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Fidelity Bank: Digital banking pushed profit by 24% in 2019

Fidelity Bank: Digital banking pushed profit by 24% in 2019
March 25
15:39 2020
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Fidelity Bank Plc says the 2019 full-year financial performance can be attributed to new initiatives introduced in its retail lending and digital products segments.

According to the 2019 financial results published on the Nigerian Stock Exchange, the bank’s profit before tax grew by 21% to N30.4 billion from the N25.1 billion recorded in 2018 while net profits surged by 24% from N22.9 billion in 2018 to N28.4 billion in 2019.

The bank’s gross earnings were also reported to have risen by 14.0% to N215.5 billion from N189.0 billion in 2018.

“Buoyed by the performance, the bank plans to pay a dividend of 20kobo translating to N5.8 billion compared to the dividend of 11 kobo paid in 2018,” the bank said.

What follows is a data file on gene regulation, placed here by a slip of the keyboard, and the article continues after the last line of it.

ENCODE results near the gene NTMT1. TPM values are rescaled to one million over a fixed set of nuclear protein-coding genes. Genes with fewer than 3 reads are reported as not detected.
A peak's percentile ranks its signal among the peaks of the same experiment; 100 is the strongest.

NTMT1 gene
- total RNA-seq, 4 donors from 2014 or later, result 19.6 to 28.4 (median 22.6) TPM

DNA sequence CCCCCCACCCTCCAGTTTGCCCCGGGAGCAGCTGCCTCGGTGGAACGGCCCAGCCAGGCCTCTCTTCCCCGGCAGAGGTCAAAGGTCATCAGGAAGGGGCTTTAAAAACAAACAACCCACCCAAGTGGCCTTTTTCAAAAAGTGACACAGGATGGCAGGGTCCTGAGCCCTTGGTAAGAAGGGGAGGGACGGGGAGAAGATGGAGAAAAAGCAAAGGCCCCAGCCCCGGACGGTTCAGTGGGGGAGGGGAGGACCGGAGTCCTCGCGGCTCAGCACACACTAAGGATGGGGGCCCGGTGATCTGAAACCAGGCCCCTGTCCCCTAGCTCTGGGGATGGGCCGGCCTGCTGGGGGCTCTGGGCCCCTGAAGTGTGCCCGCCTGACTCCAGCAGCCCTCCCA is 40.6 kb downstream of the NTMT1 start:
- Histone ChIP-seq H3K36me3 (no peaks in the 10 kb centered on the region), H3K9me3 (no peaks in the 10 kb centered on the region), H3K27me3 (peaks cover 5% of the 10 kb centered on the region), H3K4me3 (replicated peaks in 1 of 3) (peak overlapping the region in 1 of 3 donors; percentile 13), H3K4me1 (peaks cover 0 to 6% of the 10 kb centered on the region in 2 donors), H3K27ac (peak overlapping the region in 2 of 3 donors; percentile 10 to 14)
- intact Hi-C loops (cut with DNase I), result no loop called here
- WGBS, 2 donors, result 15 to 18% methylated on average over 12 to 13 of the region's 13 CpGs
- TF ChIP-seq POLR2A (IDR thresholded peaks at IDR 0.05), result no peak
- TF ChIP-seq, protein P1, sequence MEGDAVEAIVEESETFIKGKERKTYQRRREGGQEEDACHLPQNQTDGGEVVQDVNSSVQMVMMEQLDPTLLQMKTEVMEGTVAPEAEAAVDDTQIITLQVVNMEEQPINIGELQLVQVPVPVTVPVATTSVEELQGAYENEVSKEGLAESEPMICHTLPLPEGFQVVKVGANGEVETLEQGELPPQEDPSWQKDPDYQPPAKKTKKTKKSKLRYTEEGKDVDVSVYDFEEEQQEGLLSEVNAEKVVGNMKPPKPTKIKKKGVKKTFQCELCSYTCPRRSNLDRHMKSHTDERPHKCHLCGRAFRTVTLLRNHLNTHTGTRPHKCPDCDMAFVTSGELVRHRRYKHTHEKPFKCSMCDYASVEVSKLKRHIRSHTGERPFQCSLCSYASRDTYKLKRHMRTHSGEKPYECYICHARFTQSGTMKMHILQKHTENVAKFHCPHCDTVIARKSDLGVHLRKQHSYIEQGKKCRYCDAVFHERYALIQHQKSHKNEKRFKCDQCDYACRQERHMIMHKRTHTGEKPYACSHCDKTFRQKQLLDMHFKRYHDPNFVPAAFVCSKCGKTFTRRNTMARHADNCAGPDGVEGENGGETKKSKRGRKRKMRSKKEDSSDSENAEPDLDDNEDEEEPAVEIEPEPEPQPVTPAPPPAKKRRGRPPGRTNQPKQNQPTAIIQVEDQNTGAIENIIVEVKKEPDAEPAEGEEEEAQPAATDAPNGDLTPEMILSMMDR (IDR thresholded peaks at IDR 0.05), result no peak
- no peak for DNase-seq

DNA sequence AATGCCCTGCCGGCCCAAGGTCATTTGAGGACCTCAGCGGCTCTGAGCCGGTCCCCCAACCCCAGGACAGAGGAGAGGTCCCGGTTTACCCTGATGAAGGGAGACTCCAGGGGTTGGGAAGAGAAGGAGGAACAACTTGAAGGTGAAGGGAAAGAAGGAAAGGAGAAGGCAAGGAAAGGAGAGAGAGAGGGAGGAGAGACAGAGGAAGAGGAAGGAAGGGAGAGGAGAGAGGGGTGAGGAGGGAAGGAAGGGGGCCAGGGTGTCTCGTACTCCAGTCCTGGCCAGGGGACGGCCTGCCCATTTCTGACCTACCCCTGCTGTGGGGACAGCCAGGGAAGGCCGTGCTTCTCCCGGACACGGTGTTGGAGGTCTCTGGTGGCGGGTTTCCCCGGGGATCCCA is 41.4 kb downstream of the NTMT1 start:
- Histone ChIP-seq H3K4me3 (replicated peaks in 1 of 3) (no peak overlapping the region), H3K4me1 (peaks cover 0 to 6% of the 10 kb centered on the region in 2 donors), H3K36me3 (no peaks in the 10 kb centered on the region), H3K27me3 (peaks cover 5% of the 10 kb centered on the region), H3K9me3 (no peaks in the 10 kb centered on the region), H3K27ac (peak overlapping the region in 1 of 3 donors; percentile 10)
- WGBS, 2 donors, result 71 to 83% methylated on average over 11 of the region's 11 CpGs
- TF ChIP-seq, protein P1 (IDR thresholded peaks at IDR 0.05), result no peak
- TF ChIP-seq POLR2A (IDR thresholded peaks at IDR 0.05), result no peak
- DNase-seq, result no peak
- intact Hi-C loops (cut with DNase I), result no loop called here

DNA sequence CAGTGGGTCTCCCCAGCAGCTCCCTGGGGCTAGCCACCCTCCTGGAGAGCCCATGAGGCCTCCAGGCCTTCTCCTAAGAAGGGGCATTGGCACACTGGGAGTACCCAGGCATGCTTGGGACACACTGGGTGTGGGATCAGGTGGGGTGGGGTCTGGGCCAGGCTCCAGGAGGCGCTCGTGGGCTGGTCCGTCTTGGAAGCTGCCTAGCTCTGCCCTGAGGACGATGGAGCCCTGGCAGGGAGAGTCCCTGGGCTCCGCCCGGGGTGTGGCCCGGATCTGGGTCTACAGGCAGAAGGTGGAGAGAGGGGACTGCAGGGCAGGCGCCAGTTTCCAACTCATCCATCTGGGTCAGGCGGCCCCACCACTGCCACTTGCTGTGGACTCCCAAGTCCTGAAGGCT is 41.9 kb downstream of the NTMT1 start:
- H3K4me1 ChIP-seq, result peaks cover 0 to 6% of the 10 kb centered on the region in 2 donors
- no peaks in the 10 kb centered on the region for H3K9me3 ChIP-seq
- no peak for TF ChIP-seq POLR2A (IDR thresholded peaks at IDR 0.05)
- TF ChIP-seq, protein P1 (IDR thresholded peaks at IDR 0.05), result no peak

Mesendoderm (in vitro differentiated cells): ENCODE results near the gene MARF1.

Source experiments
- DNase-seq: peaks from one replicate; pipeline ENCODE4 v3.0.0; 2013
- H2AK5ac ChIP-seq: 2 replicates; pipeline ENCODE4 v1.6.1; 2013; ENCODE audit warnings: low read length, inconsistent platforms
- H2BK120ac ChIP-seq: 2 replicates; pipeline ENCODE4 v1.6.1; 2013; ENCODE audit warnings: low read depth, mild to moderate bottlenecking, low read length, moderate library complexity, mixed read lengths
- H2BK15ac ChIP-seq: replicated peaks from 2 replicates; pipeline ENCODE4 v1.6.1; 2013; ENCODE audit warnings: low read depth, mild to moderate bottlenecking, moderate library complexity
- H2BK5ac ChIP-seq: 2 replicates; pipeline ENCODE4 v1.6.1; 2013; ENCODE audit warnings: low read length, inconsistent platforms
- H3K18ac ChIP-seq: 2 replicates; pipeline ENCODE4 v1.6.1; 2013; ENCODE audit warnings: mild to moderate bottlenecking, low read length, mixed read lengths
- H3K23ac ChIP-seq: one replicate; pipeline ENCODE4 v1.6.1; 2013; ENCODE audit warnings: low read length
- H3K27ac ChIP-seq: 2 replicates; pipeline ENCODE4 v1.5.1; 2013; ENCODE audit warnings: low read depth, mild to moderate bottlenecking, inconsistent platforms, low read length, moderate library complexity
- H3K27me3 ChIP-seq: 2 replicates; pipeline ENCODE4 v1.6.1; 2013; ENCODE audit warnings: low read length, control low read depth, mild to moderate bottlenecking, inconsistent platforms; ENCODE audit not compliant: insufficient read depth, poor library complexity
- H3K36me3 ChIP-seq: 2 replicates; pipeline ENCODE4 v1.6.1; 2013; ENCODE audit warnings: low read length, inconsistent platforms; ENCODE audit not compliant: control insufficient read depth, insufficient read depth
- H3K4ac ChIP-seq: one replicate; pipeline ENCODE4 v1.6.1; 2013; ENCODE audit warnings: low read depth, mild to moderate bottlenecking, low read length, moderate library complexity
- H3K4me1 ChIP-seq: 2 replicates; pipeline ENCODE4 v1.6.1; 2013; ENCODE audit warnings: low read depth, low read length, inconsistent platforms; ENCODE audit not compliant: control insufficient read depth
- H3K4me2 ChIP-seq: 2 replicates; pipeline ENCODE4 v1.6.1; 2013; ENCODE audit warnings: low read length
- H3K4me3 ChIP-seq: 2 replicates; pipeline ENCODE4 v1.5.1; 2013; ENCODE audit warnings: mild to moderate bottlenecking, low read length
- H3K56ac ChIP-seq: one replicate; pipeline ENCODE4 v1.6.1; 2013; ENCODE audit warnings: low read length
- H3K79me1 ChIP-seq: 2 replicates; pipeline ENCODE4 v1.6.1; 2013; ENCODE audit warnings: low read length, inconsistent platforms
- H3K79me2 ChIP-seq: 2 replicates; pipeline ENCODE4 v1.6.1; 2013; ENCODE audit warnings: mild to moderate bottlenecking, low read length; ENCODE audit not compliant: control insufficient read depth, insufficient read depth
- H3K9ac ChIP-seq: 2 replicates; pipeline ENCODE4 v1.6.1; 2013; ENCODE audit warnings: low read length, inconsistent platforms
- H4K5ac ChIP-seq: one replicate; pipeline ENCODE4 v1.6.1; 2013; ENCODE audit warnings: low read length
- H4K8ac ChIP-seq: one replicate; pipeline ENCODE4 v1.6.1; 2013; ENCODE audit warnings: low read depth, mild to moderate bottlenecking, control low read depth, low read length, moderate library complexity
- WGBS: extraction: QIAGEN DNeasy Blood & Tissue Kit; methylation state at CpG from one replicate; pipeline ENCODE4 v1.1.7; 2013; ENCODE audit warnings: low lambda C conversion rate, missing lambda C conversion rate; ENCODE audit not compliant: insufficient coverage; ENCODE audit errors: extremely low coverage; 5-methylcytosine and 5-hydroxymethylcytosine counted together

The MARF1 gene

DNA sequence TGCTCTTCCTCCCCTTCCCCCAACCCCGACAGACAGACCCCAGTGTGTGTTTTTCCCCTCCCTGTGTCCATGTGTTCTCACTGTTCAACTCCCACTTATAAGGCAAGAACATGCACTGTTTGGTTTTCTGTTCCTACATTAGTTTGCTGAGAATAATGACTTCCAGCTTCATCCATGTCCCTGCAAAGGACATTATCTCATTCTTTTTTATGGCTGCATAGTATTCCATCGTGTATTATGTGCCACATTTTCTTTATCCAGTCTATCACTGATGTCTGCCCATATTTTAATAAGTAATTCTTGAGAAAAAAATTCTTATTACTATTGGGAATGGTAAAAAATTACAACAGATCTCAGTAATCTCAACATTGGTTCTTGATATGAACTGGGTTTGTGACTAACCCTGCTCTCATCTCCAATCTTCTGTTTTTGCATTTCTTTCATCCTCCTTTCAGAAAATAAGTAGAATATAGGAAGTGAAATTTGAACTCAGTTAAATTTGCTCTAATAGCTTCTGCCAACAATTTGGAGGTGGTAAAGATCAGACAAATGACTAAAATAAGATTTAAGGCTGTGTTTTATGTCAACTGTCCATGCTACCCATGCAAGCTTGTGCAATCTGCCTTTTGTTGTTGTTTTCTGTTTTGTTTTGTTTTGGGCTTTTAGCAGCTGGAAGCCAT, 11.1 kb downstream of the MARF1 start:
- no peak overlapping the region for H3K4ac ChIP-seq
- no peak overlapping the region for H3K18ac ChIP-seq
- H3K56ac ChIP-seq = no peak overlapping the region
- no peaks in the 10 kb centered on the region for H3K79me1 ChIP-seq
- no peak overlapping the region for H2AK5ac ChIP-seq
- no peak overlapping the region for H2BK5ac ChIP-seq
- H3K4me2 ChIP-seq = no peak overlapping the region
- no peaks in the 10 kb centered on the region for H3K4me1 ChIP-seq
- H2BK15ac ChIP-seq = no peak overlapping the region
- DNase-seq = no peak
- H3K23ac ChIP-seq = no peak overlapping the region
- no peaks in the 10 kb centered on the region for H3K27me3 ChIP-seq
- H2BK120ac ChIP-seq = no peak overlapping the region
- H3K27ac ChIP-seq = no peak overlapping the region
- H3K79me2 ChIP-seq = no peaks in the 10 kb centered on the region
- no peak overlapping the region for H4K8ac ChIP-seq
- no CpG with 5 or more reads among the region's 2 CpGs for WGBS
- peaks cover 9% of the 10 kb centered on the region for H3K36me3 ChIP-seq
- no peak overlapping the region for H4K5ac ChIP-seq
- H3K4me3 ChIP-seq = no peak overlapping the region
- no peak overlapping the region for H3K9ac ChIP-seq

“In other indices, net interest income increased by 13.2% to N83.1 billion in 2018. Net operating income rose by 15.6% from N97.2 billion to N112.3 billion whilst total assets grew by 22.9% from N1,719.9 billion to N2,114.0 billion in the period under review.”

Commenting on the results, Nnamdi Okonkwo, the Fidelity Bank chief executive officer, said: “We are delighted at the results which clearly showed that we sustained our performance trajectory and continued to increase our market share driven by significant traction in our chosen business segments.”

On digital banking, he said: “We now have 47.4% of our customers enrolled on the mobile/internet banking products, 82.0% of total transactions now done on digital platforms and 31.1% of fee-based income now coming from our digital banking business”.

“Savings deposits now account for about 22.5% of total deposits, an attestation of our increasing market share in the retail segment.”

Retail loans were reported to have increased by 42.9% to N53.8 billion translating to 70,000 micro-loans disbursed through its digital lending product (Fidelity FastLoan) which is in partnership with Migo.

The bank also said non-performing loans dropped to 3.3% from 5.7% in 2018 due primarily to the “growth in the loan book and a 25.1% decline in absolute NPLs resulting from the loan write-offs of over N12 billion”.

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